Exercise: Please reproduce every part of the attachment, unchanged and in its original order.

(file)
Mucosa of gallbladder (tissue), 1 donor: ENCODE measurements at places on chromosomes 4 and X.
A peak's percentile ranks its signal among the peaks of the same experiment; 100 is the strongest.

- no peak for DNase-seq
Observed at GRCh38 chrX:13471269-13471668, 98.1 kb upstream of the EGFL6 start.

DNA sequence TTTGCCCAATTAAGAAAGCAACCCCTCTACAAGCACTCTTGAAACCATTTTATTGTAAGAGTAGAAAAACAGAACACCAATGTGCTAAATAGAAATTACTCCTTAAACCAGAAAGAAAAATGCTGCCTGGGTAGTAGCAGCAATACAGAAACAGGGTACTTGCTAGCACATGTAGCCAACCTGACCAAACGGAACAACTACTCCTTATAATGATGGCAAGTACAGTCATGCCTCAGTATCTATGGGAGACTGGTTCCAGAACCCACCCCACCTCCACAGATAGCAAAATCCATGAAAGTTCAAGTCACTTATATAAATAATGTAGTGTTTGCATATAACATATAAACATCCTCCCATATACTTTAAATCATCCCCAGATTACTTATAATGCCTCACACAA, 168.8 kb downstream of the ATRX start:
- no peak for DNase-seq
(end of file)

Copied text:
Mucosa of gallbladder (tissue), 1 donor: ENCODE measurements at places on chromosomes 4 and X.
A peak's percentile ranks its signal among the peaks of the same experiment; 100 is the strongest.

- no peak for DNase-seq
Observed at GRCh38 chrX:13471269-13471668, 98.1 kb upstream of the EGFL6 start.

DNA sequence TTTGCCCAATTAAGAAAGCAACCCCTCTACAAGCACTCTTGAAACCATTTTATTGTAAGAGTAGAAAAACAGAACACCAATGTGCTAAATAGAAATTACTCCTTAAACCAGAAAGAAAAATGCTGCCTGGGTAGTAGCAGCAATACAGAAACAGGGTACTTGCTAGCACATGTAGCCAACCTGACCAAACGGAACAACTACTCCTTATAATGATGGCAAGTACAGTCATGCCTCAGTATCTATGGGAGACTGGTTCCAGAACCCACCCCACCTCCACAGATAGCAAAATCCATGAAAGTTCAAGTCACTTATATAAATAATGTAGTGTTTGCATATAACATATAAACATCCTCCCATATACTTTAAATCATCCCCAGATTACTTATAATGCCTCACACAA, 168.8 kb downstream of the ATRX start:
- no peak for DNase-seq